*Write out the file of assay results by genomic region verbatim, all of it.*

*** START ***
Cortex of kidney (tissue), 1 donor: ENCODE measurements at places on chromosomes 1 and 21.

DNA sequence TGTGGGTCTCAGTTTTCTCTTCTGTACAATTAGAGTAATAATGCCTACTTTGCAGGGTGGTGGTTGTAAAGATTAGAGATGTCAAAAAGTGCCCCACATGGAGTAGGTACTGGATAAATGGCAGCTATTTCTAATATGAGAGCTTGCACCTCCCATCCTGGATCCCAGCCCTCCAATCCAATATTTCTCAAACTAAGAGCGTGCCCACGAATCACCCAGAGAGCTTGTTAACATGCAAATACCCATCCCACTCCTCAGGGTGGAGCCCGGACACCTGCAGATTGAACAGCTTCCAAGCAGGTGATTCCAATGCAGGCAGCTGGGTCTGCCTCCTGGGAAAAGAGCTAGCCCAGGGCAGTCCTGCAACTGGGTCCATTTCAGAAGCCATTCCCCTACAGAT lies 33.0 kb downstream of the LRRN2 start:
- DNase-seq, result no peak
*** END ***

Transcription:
Cortex of kidney (tissue), 1 donor: ENCODE measurements at places on chromosomes 1 and 21.

DNA sequence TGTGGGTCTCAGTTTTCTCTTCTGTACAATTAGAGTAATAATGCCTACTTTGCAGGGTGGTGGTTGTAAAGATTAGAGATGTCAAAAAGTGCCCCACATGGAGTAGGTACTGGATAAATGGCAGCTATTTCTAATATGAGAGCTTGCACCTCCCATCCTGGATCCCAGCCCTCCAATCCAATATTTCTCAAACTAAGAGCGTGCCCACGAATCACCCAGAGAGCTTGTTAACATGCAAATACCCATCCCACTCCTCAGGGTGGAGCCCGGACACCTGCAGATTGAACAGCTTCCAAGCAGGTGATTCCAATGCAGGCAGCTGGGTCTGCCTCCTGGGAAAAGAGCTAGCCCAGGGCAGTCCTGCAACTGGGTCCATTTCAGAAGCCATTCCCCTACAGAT lies 33.0 kb downstream of the LRRN2 start:
- DNase-seq, result no peak